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Opening Salvos Fired in Coal Lawsuits

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Methane venting above West Elk coal mine in western Colorado.

Earlier this month, WildEarth Guardians filed opening briefs in lawsuits challenging coal mine expansions in Colorado and Montana, setting the stage for defending our public lands, climate, and clean energy future.

West Elk Coal Mine Lawsuit

The first brief was filed in our suit over the West Elk coal mine in western Colorado. At the end of 2017, the Trump Administration approved a 1,700 acre expansion of the mine, allowing Arch Coal to undermine pristine roadless National Forest lands next to the West Elk Wilderness Area (check out for yourself these pristine roadless lands).

All told, Arch was handed over more than 17 million tons of coal, much of it publicly owned, increasing the reserves to 71.1 million tons of coal and extending the life of the mine by nearly three years.  When burned, this coal stands to release more than 183 million metric tons of carbon dioxide equivalent.

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Coal piles at West Elk Mine

That’s equal to the amount of carbon released by 45 coal-fired power plants in a single year.

What’s worse, to mine the coal, Arch has to drill dozens of wells above the mine and vent massive amounts of methane. In fact, the West Elk mine is Colorado’s largest single source of methane emissions. This methane venting has turned the public lands above the West Elk mine into a literal natural gas field.

And because methane has more than 86 times more heat trapping capability than carbon dioxide, it means the West Elk mine is an especially dirty mine and its expansion is especially troublesome for the climate.

At the end of 2017, we filed suit in federal court to block the mine expansion.  Represented by Earthjustice and together with our co-plaintiffs High Country Conservation Advocates, Center for Biological Diversity, Wilderness Workshop, and the Sierra Club, we initially moved for an injunction to keep Arch Coal from bulldozing roads into the National Forest.

Unfortunately, we lost this reprieve, but the lawsuit has continued and is being expeditiously briefed. At the end of March, we filed what’s called our “opening brief,” which basically lays out all our arguments for why the West Elk expansion is illegal.

There’s still time to stop the expansion of the West Elk mine, protect our public lands, and save the climate. We’re doing everything we can to ensure the Trump Administration is held accountable to the law and our future generations. We hope for a ruling in this case by the end of 2018.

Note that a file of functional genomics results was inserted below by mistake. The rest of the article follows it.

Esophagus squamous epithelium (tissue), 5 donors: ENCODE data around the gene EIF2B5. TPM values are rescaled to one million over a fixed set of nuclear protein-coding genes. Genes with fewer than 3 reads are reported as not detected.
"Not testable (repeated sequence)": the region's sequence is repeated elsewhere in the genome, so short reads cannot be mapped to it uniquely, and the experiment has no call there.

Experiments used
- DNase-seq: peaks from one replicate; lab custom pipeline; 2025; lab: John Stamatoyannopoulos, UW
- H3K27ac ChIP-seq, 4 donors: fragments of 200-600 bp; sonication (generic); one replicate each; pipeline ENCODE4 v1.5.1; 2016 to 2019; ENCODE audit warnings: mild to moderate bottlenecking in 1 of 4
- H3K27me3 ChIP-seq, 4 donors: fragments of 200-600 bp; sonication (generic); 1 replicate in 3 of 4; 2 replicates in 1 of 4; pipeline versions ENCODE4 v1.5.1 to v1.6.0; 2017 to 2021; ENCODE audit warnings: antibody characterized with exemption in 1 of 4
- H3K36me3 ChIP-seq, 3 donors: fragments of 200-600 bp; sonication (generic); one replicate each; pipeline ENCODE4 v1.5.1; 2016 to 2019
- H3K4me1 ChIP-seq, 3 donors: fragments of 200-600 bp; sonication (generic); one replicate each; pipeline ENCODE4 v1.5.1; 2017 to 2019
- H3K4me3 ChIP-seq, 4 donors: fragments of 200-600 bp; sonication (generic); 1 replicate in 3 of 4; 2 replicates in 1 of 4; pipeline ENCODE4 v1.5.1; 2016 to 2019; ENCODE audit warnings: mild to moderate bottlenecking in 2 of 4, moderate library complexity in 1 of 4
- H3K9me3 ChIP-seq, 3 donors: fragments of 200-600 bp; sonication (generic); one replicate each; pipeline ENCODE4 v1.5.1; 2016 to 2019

Spring Creek Mine Lawsuit

In early April, we also filed an opening brief in our lawsuit challenging an expansion of the Spring Creek coal mine in southeastern Montana.

The Spring Creek is actually the largest coal mine in Montana. It’s a part of the Powder River Basin coal producing region, which is the largest coal mining region in the United States and a root contributor to global warming.

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Spring Creek mine in Montana.

In 2017, the massive strip mine produced more than 12.7 million tons of coal and fueled six coal-fired power plants throughout the country.

What’s worse, however, is that the mine’s owner, Cloud Peak Energy, exports an increasing amount of Spring Creek coal to Asia via ports in the Pacific Northwest. In 2017, 4.2 million tons were shipped overseas, nearly 1/3 of the mine’s total production.  In 2018, the company expects to ship 5.5 million tons of coal overseas.

WildEarth Guardians previously won a federal lawsuit challenging the expansion of Spring Creek. Unfortunately, in response, federal mine regulators came back and rubberstamped a new mine approval.

All told, the new expansion opened the door for strip mining more than 1,000 acres and for the extraction of more than 84 million tons of coal. An analysis prepared by federal mine regulators estimated the new mining would fuel more than 30 million metric tons of carbon dioxide annually for more than five years.

Last June, we filed suit in federal court to block this latest mine expansion. Represented by our own staff attorneys and by the Western Environmental Law Center, we joined co-plaintiff Montana Environmental Information Center in pushing back against this latest plan to hand over our public lands and our climate to the coal industry.

Earlier in the month, we filed our opening brief laying out our legal case against the latest Spring Creek mine expansion. We hope to set the stage for a ruling in late 2018.

Keeping it in the Ground

Although the Trump Administration is trying to go to the mat for the coal industry, the reality is, the headwinds facing coal are tremendous. The plummeting costs of renewable energy, the rising costs of mining and transportation, and other factors are simply too much to overcome.

Even under Trump, the coal industry is flailing.

For our part, we’re continuing to keep the pressure on the federal government and to hold them accountable to defending our climate, whether they like it or not. If we can’t start to keep our coal in the ground, we have no chance of effectively reducing greenhouse gas emissions and keeping global warming in check.

We’re continuing to hold the line to defend our climate and public lands from coal. In Colorado, Montana, and other western states, we’re launching and sustaining critical defense tactics. With our tenacious legal work, we have a fighting chance of protecting our future generations.

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